from Breakingviews:

Freeport deal triangle gets cozier and cozier

By Christopher Swann

The author is a Reuters Breakingviews columnist. The opinions expressed are his own.

Freeport-McMoRan Copper & Gold’s foray into energy keeps getting cozier for the top executives involved. The U.S. mining group’s market value has plunged $6 billion following news of its planned purchase of Plains Exploration & Production and McMoRan Exploration. Yet Jim Bob Moffett, Freeport’s chairman, and James Flores, chief executive of Plains, will come out ahead.

from Breakingviews:

SandRidge CEO sets bar even lower for oil patch

By Christopher Swann

The author is a Reuters Breakingviews columnist. The opinions expressed are his own.

Tom Ward, chief executive of troubled oil and gas explorer SandRidge Energy, has set the bar even lower for the oil patch. He is not the first energy boss to live large at shareholders’ expense. But his extravagance at the nearly $3 billion U.S. company would make even TV villain J.R. Ewing blush. Angry owners are right to want him out.

from MuniLand:

Obama goes long renewable energy

President Obama is putting some wind in the sails of the transformation of solar energy to an industrial scale. Lost in the pre-election frenzy in July was this announcement:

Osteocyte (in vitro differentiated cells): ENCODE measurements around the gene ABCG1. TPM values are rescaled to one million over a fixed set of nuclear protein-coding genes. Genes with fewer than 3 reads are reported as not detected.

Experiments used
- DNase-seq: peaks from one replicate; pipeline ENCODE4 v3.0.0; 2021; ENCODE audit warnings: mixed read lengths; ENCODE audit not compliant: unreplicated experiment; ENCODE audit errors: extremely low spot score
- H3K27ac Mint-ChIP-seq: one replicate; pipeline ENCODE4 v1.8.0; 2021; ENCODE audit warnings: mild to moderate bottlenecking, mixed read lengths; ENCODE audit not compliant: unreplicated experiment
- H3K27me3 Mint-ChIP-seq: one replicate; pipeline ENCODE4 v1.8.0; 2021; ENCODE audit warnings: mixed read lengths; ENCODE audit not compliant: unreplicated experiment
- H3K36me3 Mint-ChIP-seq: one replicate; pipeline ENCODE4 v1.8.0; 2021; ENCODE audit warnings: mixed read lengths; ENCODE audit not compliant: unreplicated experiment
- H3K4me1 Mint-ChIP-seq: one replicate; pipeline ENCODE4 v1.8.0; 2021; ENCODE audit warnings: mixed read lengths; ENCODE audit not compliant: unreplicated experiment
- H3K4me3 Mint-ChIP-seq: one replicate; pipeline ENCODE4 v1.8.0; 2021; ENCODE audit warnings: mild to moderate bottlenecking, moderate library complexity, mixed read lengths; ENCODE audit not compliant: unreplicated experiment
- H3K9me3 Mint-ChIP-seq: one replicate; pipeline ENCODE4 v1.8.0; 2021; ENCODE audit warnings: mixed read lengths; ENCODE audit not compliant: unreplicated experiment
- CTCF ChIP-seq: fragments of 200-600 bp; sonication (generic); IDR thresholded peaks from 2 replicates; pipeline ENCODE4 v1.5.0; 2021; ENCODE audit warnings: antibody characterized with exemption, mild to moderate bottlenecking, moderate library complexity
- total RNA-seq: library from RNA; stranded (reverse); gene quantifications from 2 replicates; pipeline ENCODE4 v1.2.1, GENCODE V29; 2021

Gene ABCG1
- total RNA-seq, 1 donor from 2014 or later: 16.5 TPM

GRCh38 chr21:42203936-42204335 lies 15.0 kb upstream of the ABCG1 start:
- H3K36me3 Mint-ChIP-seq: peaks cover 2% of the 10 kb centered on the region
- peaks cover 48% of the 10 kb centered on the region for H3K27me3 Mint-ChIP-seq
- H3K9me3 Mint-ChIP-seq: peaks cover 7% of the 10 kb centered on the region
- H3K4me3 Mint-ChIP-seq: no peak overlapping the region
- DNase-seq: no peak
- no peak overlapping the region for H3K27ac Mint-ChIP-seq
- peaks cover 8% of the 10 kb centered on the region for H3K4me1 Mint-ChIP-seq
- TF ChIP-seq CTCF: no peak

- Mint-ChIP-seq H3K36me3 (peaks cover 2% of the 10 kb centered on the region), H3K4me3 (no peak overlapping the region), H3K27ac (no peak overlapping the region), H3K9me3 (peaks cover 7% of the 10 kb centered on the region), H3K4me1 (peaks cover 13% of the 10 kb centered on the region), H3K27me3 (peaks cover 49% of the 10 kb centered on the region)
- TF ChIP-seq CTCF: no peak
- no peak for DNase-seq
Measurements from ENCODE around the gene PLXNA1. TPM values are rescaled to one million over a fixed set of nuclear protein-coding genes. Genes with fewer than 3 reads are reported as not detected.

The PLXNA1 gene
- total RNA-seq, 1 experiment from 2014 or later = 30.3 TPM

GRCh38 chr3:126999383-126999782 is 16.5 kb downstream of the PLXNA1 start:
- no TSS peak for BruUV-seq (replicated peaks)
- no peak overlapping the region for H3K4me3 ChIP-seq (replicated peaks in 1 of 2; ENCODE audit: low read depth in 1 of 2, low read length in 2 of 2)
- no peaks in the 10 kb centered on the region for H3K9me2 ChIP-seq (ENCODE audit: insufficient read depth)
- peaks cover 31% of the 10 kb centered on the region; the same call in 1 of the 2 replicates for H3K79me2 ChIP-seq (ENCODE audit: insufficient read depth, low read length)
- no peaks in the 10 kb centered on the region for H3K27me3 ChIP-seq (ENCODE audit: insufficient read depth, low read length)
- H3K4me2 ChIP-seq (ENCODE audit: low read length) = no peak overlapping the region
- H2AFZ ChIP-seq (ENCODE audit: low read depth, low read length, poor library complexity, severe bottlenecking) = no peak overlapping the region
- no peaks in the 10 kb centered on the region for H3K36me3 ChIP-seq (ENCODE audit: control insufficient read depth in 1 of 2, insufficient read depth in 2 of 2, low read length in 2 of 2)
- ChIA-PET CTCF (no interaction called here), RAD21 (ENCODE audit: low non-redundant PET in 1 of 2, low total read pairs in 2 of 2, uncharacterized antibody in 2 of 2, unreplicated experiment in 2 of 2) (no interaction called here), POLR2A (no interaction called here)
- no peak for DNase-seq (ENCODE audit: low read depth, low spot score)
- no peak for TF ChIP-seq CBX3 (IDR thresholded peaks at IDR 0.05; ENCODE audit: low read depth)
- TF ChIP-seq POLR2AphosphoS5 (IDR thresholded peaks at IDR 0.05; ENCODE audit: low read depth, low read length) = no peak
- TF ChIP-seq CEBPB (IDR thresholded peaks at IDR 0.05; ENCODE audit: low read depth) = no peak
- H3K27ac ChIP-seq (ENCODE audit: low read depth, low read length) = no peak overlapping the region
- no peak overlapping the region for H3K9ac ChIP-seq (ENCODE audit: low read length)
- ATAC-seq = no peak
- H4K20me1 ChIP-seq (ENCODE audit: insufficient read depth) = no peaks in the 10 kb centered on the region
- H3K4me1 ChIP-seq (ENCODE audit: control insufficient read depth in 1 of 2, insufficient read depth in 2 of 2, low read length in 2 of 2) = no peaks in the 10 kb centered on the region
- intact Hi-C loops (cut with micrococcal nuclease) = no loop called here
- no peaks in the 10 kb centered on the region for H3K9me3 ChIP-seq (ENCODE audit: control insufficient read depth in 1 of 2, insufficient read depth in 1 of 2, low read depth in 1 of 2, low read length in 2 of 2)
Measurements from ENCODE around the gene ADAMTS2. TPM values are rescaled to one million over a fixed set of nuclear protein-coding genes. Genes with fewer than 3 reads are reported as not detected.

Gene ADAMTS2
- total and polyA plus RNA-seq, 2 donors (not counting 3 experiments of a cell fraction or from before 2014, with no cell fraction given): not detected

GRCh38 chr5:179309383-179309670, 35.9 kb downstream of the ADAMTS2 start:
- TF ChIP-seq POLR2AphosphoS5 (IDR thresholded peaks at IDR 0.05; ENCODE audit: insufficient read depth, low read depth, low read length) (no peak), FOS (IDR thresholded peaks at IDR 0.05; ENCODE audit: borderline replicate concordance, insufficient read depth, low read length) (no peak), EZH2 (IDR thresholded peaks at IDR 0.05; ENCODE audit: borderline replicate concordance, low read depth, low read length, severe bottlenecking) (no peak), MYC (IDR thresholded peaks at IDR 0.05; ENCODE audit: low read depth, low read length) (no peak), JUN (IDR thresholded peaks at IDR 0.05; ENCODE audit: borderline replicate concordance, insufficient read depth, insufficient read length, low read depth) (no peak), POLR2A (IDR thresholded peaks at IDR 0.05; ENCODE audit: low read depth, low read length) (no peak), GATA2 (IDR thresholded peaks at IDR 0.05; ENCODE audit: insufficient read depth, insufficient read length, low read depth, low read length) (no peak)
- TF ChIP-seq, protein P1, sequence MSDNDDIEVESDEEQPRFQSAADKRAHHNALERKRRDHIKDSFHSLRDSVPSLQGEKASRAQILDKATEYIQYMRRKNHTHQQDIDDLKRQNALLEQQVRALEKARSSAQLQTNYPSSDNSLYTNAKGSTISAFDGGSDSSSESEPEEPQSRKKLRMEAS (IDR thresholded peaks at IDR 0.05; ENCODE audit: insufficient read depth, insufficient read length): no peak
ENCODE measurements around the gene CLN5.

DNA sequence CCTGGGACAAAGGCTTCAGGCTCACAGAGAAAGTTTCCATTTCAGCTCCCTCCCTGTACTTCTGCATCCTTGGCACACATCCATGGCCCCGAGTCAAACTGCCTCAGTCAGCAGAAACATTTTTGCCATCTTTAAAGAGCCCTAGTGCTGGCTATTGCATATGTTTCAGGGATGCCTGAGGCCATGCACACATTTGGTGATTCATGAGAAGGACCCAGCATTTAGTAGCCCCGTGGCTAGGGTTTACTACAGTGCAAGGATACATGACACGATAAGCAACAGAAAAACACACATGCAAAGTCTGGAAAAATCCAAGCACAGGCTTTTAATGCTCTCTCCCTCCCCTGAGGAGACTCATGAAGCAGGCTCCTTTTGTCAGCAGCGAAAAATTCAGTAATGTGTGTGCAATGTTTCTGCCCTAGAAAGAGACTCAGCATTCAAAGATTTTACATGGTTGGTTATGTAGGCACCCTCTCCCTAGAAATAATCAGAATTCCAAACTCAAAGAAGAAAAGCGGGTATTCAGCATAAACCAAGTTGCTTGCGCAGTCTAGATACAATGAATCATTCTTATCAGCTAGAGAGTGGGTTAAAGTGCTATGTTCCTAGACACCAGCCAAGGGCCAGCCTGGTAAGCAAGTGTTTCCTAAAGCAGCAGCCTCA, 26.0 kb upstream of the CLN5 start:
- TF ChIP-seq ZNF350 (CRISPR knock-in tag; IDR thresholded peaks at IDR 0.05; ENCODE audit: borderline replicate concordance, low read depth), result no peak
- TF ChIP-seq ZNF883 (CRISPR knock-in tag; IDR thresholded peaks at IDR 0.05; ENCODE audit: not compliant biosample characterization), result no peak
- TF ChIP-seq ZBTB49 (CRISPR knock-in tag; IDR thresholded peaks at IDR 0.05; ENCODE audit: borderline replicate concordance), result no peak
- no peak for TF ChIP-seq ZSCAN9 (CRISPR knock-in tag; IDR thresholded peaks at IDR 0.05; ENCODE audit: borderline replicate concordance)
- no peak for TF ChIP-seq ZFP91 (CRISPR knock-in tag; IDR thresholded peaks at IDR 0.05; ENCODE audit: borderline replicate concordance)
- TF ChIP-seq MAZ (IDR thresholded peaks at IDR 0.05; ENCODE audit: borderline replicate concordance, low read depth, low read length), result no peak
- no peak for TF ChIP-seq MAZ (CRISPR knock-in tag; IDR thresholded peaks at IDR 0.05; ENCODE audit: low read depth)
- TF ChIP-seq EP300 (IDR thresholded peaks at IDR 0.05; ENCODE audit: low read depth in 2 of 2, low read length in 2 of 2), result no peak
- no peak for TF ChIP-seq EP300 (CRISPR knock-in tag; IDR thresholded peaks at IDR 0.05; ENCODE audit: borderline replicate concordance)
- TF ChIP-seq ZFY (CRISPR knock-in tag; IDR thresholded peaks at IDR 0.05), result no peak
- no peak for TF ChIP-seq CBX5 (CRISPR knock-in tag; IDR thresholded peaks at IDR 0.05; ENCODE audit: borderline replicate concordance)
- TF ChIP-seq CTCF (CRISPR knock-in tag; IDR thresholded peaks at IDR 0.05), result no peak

The Obama administration announced a plan on Tuesday to open public land in six southwestern states to speed up the development of solar energy, while blocking projects in areas deemed environmentally sensitive.

from Global Investing:

Golden days of the Turkey-Iran trade may be gone

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Global Investing has discussed in the past what a golden opportunity the Iranian crisis has proved for Turkey. Between January and July 2012 it ratcheted up gold exports to Iran ten-fold compared to 2011 as inflation-hit Iranians clamoured for the precious metal. Since August exports appear to have been routed via the UAE, possibly to circumvent U.S. sanctions on trade with Teheran.

The trade has been a handy little earner. Evidence of that has shown up in Turkey's data all year as its massive current account deficit has steadily shrunk. On Friday, official data showed the Turkish trade gap falling by a third in October from year-ago levels. And yes, precious metal exports (read gold) came in at $1.5 billion compared to $322.4 million last October. In short, a jump of 370 percent.

from Thinking Global:

America’s geopolitical gusher

ISTANBUL -- Fatih Birol, the International Energy Agency’s chief economist, is not prone to hype. So industry executives listen when he calls the surge of U.S. oil and gas production “the biggest change in the energy world since World War II.”

“This is bigger even than the development of nuclear energy,” said Birol in an interview just minutes after he had briefed dozens of the world’s leading energy players and policy makers over breakfast at the fourth annual Atlantic Council Energy and Economic Summit here on the IEA’s World Energy Outlook 2012. “This has implications for the whole world.”

from Breakingviews:

Obituary: Ewing was archetype of Reagan-era excess

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By Rob Cox and Christopher Swann
The authors are Reuters Breakingviews columnists. The opinions expressed are their own.

(Parts of the following obituary were first erroneously published on March 21, 1980).